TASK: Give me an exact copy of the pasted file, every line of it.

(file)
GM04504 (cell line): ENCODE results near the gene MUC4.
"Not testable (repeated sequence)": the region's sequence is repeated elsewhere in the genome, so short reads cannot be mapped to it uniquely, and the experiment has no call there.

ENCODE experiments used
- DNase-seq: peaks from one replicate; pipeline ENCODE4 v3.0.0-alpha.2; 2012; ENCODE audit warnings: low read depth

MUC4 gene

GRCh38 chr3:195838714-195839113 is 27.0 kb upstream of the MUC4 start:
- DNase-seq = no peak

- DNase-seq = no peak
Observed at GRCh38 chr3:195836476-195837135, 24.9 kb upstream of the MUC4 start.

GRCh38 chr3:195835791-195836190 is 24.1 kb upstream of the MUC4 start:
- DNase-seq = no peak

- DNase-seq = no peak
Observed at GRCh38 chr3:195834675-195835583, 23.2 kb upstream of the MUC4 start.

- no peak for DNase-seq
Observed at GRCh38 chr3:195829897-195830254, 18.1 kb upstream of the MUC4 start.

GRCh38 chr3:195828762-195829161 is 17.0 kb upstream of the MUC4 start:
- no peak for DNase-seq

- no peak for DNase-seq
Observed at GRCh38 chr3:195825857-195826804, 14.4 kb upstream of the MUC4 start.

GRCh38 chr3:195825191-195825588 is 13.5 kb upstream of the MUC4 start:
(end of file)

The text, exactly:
GM04504 (cell line): ENCODE results near the gene MUC4.
"Not testable (repeated sequence)": the region's sequence is repeated elsewhere in the genome, so short reads cannot be mapped to it uniquely, and the experiment has no call there.

ENCODE experiments used
- DNase-seq: peaks from one replicate; pipeline ENCODE4 v3.0.0-alpha.2; 2012; ENCODE audit warnings: low read depth

MUC4 gene

GRCh38 chr3:195838714-195839113 is 27.0 kb upstream of the MUC4 start:
- DNase-seq = no peak

- DNase-seq = no peak
Observed at GRCh38 chr3:195836476-195837135, 24.9 kb upstream of the MUC4 start.

GRCh38 chr3:195835791-195836190 is 24.1 kb upstream of the MUC4 start:
- DNase-seq = no peak

- DNase-seq = no peak
Observed at GRCh38 chr3:195834675-195835583, 23.2 kb upstream of the MUC4 start.

- no peak for DNase-seq
Observed at GRCh38 chr3:195829897-195830254, 18.1 kb upstream of the MUC4 start.

GRCh38 chr3:195828762-195829161 is 17.0 kb upstream of the MUC4 start:
- no peak for DNase-seq

- no peak for DNase-seq
Observed at GRCh38 chr3:195825857-195826804, 14.4 kb upstream of the MUC4 start.

GRCh38 chr3:195825191-195825588 is 13.5 kb upstream of the MUC4 start: